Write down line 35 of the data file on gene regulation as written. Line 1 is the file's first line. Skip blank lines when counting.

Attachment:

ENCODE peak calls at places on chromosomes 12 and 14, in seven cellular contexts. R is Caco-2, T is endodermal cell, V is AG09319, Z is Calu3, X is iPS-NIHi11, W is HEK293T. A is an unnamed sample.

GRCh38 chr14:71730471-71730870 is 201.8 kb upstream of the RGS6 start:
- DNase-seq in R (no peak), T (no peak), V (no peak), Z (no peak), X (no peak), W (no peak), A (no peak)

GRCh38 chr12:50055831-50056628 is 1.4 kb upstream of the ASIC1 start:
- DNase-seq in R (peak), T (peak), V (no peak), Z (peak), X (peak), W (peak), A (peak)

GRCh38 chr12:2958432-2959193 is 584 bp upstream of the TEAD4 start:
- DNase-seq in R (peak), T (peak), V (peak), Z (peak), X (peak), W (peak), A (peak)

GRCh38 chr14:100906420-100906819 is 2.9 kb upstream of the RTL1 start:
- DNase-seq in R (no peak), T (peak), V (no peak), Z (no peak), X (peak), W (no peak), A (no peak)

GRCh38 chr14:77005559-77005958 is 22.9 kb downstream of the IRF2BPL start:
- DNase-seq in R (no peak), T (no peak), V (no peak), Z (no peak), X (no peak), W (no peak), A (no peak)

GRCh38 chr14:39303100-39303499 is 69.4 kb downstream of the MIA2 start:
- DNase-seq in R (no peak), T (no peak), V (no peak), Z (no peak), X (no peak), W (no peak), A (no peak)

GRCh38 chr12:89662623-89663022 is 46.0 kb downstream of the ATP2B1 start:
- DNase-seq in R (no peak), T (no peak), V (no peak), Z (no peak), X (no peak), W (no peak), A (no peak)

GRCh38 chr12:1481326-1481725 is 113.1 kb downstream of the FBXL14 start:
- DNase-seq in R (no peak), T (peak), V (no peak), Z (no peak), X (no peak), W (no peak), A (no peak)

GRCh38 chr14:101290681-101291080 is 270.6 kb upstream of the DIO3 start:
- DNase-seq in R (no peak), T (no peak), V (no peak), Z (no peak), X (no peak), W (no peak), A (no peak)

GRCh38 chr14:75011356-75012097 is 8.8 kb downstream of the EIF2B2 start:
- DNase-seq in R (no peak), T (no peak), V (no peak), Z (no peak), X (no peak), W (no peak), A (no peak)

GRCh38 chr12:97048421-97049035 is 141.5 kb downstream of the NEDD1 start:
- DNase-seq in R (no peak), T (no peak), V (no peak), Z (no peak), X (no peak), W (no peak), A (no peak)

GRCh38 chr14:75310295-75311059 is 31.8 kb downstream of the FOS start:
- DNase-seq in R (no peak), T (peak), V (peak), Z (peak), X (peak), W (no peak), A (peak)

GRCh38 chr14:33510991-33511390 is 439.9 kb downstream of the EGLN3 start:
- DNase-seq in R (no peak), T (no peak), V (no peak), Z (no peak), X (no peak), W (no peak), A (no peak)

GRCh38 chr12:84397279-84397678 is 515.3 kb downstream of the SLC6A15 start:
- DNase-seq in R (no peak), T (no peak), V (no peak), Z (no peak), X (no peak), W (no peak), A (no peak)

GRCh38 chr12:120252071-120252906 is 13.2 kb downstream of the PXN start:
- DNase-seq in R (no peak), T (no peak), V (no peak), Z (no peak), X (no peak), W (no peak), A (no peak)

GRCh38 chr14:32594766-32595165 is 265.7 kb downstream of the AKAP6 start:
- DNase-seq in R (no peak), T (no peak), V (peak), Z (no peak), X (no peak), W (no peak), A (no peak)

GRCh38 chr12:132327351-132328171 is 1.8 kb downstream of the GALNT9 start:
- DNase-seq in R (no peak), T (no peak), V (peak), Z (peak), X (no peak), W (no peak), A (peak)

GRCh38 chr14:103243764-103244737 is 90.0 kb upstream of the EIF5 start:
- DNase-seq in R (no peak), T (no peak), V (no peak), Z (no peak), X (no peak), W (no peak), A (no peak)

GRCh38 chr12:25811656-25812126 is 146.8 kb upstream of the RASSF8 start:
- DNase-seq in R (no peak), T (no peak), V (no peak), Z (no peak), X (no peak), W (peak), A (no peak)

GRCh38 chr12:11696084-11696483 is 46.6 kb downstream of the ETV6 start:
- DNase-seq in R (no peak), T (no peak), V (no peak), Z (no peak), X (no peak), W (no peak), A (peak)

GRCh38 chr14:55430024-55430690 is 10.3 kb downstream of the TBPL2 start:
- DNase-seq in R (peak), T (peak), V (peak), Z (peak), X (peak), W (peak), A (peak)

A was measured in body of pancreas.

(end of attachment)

- DNase-seq in R (no peak), T (no peak), V (peak), Z (peak), X (no peak), W (no peak), A (peak)